New Look 6334 – Girl’s Nightgown (View D) Pattern Review


So I’ve finished View D; the nightgown.  At the outset, I assumed that this would be a really quick and satisfying project; it’s just four pattern pieces (plus the binding) after all.  However the minute I started cutting out the fleece I had myself convinced that I didn’t like working with this fabric at all – thinking it was like cutting through candy floss/spun sugar. But actually, on reflection, I think I was just really stalled at staring at PINK having just completed the nightdress, View A, in PINK too (see here). Matchy matchy. Fleece, whilst it moves around a lot is actually pretty easy to manipulate.  And this particular fleece is rather lovely, being incredibly soft and anti-pill (from Minerva Crafts see here).  I had it in mind that I wouldn’t be able to use the iron to press the fabric in any meaningful way.  Whilst it’s true that it wont hold a pressed fold, and you don’t want to melt the stuff, you can certainly use the iron to shrink ease or press and set hems/seams.

New_Look_6334It was also a bit of a bugger to pin being so thick when laying two pieces together and so these little plastic clamps proved their weight in gold. It’s the first time I’ve actually dug them out of my kit but I think I’ll be reaching for them more often, especially when pinning armholes which, let’s face it, end up being akin to objects of torture when fully pinned prior to basting/tacking. I got mine from Amazon and they’re ‘cheap as chips’.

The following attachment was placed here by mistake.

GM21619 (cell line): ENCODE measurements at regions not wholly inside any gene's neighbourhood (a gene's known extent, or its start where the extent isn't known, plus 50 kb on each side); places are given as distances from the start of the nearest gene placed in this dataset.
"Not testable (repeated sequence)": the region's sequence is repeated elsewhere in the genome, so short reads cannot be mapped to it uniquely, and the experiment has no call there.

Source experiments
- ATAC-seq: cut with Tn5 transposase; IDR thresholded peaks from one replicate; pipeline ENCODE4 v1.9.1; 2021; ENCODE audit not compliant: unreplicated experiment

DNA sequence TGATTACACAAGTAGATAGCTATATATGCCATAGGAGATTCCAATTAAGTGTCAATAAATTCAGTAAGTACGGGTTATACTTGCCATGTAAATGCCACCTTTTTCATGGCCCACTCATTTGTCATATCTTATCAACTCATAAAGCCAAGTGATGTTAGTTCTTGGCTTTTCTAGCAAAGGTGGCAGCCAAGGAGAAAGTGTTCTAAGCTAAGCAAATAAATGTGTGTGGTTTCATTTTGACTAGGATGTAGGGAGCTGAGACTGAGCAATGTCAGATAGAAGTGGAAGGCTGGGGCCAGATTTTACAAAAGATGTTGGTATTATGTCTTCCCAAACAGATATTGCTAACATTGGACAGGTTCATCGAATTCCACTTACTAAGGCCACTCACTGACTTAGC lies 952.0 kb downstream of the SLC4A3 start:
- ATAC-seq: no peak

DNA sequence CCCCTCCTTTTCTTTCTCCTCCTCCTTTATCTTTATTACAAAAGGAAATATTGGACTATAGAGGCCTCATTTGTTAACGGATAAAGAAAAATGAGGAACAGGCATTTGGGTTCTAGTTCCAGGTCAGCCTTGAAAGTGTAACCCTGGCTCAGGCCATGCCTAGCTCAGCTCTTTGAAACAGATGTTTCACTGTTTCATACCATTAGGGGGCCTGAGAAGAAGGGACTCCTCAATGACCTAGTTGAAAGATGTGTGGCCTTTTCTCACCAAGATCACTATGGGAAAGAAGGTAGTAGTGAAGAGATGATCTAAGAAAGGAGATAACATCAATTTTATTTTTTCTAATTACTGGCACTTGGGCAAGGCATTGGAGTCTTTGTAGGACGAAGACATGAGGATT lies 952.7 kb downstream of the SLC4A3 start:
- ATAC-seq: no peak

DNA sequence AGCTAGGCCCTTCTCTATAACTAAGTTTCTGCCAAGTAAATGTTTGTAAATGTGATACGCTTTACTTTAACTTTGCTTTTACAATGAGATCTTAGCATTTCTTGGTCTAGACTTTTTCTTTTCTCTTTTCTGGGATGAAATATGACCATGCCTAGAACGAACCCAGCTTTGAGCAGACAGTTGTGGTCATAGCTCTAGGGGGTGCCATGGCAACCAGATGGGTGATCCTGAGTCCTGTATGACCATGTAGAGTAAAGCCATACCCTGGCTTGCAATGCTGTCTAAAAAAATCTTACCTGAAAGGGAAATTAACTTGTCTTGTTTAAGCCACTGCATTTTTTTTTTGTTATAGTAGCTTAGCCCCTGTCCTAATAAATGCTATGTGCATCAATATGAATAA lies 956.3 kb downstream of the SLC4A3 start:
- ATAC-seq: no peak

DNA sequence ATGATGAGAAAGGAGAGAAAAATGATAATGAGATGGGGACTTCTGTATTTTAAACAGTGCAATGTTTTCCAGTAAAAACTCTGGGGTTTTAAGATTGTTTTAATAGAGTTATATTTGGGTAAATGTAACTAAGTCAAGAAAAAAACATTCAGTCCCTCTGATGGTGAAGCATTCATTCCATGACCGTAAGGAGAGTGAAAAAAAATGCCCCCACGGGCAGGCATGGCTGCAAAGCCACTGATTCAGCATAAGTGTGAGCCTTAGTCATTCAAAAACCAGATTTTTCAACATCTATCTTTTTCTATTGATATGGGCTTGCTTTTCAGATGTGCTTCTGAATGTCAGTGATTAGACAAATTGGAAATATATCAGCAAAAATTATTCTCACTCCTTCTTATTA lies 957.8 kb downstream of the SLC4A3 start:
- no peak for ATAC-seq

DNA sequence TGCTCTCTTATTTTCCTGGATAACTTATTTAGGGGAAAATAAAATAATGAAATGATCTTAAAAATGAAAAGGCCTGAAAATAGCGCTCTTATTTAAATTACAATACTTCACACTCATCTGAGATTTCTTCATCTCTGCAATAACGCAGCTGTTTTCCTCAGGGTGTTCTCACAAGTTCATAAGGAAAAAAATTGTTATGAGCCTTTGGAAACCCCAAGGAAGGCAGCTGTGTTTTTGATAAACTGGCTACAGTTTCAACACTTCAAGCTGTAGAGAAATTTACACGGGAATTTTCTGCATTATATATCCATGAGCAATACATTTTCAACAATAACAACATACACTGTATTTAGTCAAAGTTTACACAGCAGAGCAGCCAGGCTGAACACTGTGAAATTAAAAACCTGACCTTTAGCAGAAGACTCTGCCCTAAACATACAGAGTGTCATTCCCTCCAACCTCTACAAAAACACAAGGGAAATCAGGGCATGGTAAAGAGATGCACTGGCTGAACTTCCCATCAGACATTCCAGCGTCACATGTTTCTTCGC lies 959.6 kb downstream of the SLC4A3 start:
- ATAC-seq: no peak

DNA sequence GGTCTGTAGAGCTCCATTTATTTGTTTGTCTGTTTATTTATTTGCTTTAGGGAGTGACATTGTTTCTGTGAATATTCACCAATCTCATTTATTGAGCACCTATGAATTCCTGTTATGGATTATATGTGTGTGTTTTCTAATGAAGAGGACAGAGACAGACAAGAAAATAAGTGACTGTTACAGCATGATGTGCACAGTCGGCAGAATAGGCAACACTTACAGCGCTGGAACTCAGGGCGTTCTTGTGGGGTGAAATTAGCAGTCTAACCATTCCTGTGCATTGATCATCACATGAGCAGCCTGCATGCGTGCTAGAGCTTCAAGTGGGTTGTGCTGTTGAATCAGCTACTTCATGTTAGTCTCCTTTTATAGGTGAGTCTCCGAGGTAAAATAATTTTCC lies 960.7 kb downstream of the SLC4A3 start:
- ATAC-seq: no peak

I did spend a happy half hour messing about with different seam finishes on a scrap of fabric before I started. In the end I decided upon topstitched seams at the shoulders and used my overedge foot to ‘overlock’ the rest, which was a sensible way to go. The three rows of stitching produced by top stitching the seam gives just enough structure and stability to the shoulders and make them sit more ’rounded’. Little things like this please me (the voice in my head says “little things please little minds” where did that come from?! )  

And I’m really happy with the pop of colour and pattern at the inside neckline from making and using my own bias tape from a fabric scrap. 

There’s not a great deal to be said about the pattern and instructions themselves;  they’re straightforward and simple enough. I even used ribbon as directed – we’ll see how that holds up. You can’t tell from the pictures but I used Berisford velvet ribbon as the textured side matches well with the fleece. The only drafting I did was to cut a size 4 and lengthen all the pattern pieces to a 6 as Lillie is built like a prima ballerina!